The psoas is one cool muscle and hopefully you will agree after this post. It’s a fascinating powerhouse of function and dysfunction. Without it you wouldn’t be walking around. It’s so fundamental to human movement that I always assess it in every case of musculoskeletal pain and poor athletic performance. I look at it even if you come in with pain in your little finger. It’s that important. Sadly, the psoas takes a relentless beating from the bombardment of sit patterns in modern society. Ass in the chair syndrome. The psoas definitely needs some love, but the right kind. ‘Sometimes too much love is worse than none at all.’ Can ya name the classic dance song that line is from? Hint: Machine
And so it begins…
1. Breathing Through Your Psoas
The psoas is connected to the diaphragm through connective tissue/fascia which affects breathing, posture and the fear reflex. Fear and pain alter breathing patterns. Often people in pain will hold their breath for stabilization and/or anticipation of pain with movement. Fear and pain causes shallow breathing, altering non-optimal oxygen and carbon dioxide ratios in your body. The fear reflex draws people forward into a hunched over ‘primal survival’ pattern that Thomas Hannah aptly called the Red Light Reflex, closing off of the body. I call it the ‘Vulnerability Reflex.’ Pulling in for safety and stability reducing risk. The forward flexion human cashew posture shortens the psoas causing tightness/stiffness and often weakness. ‘You don’t use it, you lose it.’
The Takeaway: When working with the psoas always work on breathing.
2. Spinal Stability Powerhouse
The psoas is a hip flexor and spinal compressor, not a producer of lumbar lordosis. Stuart McGill’s new edition book has awesome information about this subject. So just because you have an increase in your lower back curve, don’t go blaming the psoas. Bogduk (Clin Biomech, 1992;7:109-19) does not believe the attachment of the psoas muscle has a long enough lever to act as a prime flexor of the lumbar spine. The psoas has a fundamental stability role in the lumbar spine for axial compression and minimal movement function on the lumbar spine. The psoas is the only muscle to cross three zones (lumbar spine, pelvis, and hip). Probably makes it an important stabilizer.
The Takeaway: If you suffer from lumbar, pelvic, or hip pain the psoas should be assessed for function. Poor stability IS vulnerability. Note: Assess it no matter what hurts in the body.
3. It Doesn’t Always Need Stretching
Quick, what’s the first thing most people say when you mention a tight psoas? STRETCH IT! Just surf YouTube and there are hundreds of stretching examples to choose from. How do you know it needs stretching? Assess it, don’t guess it. Just because something is tight doesn’t mean stretching is the right answer. Most psoai muscles I evaluate are actually weak! They are often neurologically inhibited (down regulated) in their timing and activation. There is a delay in their primary role of stabilization and stretching is the worst thing you can do.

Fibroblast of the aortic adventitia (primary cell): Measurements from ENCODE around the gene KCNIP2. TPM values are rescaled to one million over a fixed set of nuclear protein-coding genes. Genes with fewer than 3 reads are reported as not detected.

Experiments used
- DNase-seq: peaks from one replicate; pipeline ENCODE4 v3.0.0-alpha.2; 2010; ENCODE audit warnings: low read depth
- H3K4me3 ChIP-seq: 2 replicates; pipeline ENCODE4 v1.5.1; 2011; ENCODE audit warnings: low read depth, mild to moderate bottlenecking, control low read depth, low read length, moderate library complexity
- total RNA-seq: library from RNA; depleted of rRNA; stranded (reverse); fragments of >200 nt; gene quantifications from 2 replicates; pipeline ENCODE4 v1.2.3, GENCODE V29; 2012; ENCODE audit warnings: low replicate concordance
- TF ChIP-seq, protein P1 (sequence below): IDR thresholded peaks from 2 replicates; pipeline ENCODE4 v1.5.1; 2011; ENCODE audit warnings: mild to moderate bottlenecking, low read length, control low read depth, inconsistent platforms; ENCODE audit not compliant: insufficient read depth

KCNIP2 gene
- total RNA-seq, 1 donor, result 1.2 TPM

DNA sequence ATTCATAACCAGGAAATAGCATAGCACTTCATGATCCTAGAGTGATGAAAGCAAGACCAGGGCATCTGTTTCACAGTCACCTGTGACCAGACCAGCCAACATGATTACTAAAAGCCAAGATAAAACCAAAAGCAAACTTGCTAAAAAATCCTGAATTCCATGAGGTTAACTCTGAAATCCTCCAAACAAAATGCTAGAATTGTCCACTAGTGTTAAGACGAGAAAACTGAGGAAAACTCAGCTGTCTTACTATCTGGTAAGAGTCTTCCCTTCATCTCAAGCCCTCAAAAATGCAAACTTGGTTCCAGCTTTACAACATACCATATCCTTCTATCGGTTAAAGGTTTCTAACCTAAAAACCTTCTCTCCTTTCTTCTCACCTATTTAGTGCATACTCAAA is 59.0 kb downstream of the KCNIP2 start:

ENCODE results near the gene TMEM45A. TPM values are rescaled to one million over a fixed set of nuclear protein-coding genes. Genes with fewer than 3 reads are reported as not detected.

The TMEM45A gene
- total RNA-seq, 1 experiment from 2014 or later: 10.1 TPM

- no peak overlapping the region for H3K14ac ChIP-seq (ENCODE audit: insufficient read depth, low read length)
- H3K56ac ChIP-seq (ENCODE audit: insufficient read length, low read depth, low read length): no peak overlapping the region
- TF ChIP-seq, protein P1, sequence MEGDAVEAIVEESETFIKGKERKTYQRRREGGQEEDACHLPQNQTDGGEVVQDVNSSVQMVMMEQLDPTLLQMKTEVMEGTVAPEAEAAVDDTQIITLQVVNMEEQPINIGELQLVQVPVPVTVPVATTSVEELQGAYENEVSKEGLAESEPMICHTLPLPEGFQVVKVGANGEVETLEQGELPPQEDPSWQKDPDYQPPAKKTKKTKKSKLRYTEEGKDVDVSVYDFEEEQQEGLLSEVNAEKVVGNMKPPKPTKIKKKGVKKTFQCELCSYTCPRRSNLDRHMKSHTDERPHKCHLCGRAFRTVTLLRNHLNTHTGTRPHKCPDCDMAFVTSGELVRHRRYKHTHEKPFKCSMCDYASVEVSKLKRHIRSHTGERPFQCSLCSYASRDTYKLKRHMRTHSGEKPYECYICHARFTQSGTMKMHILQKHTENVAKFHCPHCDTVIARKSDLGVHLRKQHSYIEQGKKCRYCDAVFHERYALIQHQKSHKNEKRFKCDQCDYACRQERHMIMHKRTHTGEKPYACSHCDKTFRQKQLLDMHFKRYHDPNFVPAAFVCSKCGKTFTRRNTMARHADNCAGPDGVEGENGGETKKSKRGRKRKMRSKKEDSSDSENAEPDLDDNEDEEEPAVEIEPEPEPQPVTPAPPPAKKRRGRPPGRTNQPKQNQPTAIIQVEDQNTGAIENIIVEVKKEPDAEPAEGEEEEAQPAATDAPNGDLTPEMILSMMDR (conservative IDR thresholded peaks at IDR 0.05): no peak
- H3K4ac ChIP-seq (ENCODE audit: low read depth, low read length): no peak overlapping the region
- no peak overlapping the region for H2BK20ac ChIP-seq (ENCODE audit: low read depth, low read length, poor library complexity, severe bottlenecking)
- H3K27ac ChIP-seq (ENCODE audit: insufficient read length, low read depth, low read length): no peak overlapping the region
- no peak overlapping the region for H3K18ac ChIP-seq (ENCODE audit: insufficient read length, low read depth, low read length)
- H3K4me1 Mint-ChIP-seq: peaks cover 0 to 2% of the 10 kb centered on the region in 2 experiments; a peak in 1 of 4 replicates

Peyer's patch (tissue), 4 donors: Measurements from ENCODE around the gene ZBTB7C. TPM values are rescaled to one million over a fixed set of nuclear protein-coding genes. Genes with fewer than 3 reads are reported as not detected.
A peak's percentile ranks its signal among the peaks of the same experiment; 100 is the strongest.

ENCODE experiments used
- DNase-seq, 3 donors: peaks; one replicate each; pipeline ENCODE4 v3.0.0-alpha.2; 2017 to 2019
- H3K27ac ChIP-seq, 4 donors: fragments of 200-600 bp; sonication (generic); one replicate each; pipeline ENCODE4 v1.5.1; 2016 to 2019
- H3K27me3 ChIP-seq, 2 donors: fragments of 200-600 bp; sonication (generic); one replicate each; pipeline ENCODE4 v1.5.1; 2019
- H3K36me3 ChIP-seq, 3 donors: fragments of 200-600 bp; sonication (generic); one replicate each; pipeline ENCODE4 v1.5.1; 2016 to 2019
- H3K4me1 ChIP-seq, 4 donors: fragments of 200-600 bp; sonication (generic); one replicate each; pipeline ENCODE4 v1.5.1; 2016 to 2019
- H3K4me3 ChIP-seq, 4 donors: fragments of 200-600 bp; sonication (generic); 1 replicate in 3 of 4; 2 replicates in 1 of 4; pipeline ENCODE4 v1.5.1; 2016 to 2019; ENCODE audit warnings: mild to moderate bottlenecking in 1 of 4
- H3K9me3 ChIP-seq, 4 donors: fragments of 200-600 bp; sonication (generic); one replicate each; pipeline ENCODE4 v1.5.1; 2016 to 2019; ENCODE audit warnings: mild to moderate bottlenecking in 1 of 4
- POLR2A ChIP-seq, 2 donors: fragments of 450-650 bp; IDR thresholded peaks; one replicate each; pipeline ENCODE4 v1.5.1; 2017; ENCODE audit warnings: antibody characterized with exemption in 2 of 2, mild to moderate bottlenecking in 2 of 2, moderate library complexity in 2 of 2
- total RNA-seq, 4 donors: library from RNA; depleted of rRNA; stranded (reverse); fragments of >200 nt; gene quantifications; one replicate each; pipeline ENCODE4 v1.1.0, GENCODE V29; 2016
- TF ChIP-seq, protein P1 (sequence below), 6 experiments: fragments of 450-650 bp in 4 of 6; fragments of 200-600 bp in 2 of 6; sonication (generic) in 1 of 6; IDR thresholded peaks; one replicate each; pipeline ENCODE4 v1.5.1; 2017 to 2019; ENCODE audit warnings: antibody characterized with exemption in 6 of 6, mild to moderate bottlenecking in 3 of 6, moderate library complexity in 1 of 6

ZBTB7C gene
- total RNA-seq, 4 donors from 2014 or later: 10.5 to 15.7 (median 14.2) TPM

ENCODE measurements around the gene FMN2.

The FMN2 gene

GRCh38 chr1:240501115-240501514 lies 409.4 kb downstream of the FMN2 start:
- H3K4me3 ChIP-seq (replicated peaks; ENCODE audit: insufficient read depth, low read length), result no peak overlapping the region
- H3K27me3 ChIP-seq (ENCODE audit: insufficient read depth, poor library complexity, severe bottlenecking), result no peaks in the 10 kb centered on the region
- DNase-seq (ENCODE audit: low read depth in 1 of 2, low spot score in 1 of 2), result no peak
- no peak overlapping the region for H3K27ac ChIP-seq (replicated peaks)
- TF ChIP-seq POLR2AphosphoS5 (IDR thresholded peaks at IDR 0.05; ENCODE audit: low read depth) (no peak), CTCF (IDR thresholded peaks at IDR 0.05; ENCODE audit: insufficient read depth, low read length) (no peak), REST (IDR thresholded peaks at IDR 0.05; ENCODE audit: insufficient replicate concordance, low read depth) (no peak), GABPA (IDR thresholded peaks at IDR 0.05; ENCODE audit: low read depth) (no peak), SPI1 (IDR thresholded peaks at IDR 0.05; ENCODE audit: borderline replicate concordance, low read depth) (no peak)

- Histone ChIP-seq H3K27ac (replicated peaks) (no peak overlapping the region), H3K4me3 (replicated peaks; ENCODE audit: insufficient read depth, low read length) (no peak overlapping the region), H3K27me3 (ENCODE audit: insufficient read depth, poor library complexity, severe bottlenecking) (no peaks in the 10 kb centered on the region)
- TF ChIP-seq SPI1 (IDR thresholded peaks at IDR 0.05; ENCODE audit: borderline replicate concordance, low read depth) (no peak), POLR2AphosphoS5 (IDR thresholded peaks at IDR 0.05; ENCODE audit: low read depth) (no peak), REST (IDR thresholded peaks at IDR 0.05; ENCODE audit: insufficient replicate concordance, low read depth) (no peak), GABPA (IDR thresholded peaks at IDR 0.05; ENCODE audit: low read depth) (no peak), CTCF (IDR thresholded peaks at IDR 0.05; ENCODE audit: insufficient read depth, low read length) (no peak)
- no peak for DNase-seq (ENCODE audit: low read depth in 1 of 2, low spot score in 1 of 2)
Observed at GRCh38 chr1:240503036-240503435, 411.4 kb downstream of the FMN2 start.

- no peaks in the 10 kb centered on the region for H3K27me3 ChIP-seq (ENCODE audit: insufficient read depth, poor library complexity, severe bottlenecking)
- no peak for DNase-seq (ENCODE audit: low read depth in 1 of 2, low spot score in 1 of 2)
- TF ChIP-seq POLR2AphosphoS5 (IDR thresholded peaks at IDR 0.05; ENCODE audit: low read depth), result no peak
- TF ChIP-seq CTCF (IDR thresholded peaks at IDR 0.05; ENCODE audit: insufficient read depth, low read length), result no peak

With that delay comes a need to compensate with stability from somewhere else in the body. Your body simply uses something else instead of the psoas for stability. Eventually that something else may begin to hurt. (Examples could be hip joint, lumbar spine, foot, etc). One way you can sense the feel of one psoas pattern to another is by doing the standing hip flexion test. Good friend and Strength Coach Mike Boyle uses this test often and I like it too. I just added a slight variation. Now there are a ton of other muscles that flex the hip, so it’s impossible to completely isolate the psoas, but it’s a good functional pattern test to start with.
Before I describe the test let’s list the other synergistic hip flexor muscles: (Resource: Trail Guide)
Tensor Fascia Latae
Gluteus Medius (anterior fibers)
Now the Standing Hip Flexion Test:
Stand approximately 1-inch away from a wall with your back touching the wall. Slowly raise one leg into flexion (hip and knee bends) like you are doing a single leg stance. Go slow, taking 4-seconds to bring it up. Make sure the knee/thigh crosses over the belt line of the waist. Relax the ankle! Do not hold tension in the ankle with dorsiflexion. Keep the flexion leg pointed straight ahead. Many people will want to abduct the hip to compensate. Maintain back against the wall. Keep opposite downward leg straight with knee locked. Do not hold your breath. You should be able to maintain position of leg above belt line for at least 15 seconds. Notice if you feel cramping, shaking, forward flexion of the upper torso, fatigue, pain. These indicate possible weakness and inhibition. Slowly lower for 4-seconds.
Repeat on the other side
Did you feel a difference? If so, further assessment is encouraged. That’s what we go over in my Primal Movement Chains: Moving Beyond Mobility course. How to determine which rabbit hole to go down and how far.
The Takeaway: Always assess the psoas strength before diving in with interventions.
Bonus Coolness Factor:
The plural of psoas is psoai. Just a cool word in and of itself.
Thanks for reading and feel free to share. Happy New Year to you and your psoai.
STOP CHASING PAIN by Perry Nickelston
A Vital Guide for healing your body, moving well, and regaining control of your life